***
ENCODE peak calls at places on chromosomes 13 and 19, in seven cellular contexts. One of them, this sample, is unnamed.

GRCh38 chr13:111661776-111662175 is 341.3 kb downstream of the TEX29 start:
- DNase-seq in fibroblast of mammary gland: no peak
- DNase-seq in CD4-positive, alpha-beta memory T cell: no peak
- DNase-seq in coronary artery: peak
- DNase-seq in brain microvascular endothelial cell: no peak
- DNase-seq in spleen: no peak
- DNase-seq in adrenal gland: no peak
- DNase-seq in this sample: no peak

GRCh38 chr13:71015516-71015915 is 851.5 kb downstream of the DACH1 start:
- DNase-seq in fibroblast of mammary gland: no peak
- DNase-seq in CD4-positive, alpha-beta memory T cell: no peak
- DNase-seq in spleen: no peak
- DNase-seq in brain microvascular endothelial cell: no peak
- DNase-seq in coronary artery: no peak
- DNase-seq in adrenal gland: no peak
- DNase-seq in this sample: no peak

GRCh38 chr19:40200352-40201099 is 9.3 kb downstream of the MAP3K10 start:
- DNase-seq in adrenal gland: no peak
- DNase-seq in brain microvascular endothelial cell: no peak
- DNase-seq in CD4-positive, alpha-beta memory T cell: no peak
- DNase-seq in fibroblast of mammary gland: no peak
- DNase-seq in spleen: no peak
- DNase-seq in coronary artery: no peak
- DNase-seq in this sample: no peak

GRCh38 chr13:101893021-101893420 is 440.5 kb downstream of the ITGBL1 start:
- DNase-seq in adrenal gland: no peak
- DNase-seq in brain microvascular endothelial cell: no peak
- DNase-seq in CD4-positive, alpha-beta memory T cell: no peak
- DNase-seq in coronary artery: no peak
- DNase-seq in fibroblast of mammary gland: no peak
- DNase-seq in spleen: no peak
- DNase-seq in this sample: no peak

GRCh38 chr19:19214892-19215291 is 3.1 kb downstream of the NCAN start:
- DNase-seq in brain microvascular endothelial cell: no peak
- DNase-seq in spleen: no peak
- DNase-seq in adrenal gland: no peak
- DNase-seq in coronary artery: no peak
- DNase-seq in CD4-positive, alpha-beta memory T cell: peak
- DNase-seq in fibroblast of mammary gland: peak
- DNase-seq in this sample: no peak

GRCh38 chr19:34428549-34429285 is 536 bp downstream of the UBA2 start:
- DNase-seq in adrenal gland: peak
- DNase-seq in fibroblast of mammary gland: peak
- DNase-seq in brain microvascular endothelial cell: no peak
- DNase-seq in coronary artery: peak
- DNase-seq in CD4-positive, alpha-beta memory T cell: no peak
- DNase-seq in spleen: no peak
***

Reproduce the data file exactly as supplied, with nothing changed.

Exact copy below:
ENCODE peak calls at places on chromosomes 13 and 19, in seven cellular contexts. One of them, this sample, is unnamed.

GRCh38 chr13:111661776-111662175 is 341.3 kb downstream of the TEX29 start:
- DNase-seq in fibroblast of mammary gland: no peak
- DNase-seq in CD4-positive, alpha-beta memory T cell: no peak
- DNase-seq in coronary artery: peak
- DNase-seq in brain microvascular endothelial cell: no peak
- DNase-seq in spleen: no peak
- DNase-seq in adrenal gland: no peak
- DNase-seq in this sample: no peak

GRCh38 chr13:71015516-71015915 is 851.5 kb downstream of the DACH1 start:
- DNase-seq in fibroblast of mammary gland: no peak
- DNase-seq in CD4-positive, alpha-beta memory T cell: no peak
- DNase-seq in spleen: no peak
- DNase-seq in brain microvascular endothelial cell: no peak
- DNase-seq in coronary artery: no peak
- DNase-seq in adrenal gland: no peak
- DNase-seq in this sample: no peak

GRCh38 chr19:40200352-40201099 is 9.3 kb downstream of the MAP3K10 start:
- DNase-seq in adrenal gland: no peak
- DNase-seq in brain microvascular endothelial cell: no peak
- DNase-seq in CD4-positive, alpha-beta memory T cell: no peak
- DNase-seq in fibroblast of mammary gland: no peak
- DNase-seq in spleen: no peak
- DNase-seq in coronary artery: no peak
- DNase-seq in this sample: no peak

GRCh38 chr13:101893021-101893420 is 440.5 kb downstream of the ITGBL1 start:
- DNase-seq in adrenal gland: no peak
- DNase-seq in brain microvascular endothelial cell: no peak
- DNase-seq in CD4-positive, alpha-beta memory T cell: no peak
- DNase-seq in coronary artery: no peak
- DNase-seq in fibroblast of mammary gland: no peak
- DNase-seq in spleen: no peak
- DNase-seq in this sample: no peak

GRCh38 chr19:19214892-19215291 is 3.1 kb downstream of the NCAN start:
- DNase-seq in brain microvascular endothelial cell: no peak
- DNase-seq in spleen: no peak
- DNase-seq in adrenal gland: no peak
- DNase-seq in coronary artery: no peak
- DNase-seq in CD4-positive, alpha-beta memory T cell: peak
- DNase-seq in fibroblast of mammary gland: peak
- DNase-seq in this sample: no peak

GRCh38 chr19:34428549-34429285 is 536 bp downstream of the UBA2 start:
- DNase-seq in adrenal gland: peak
- DNase-seq in fibroblast of mammary gland: peak
- DNase-seq in brain microvascular endothelial cell: no peak
- DNase-seq in coronary artery: peak
- DNase-seq in CD4-positive, alpha-beta memory T cell: no peak
- DNase-seq in spleen: no peak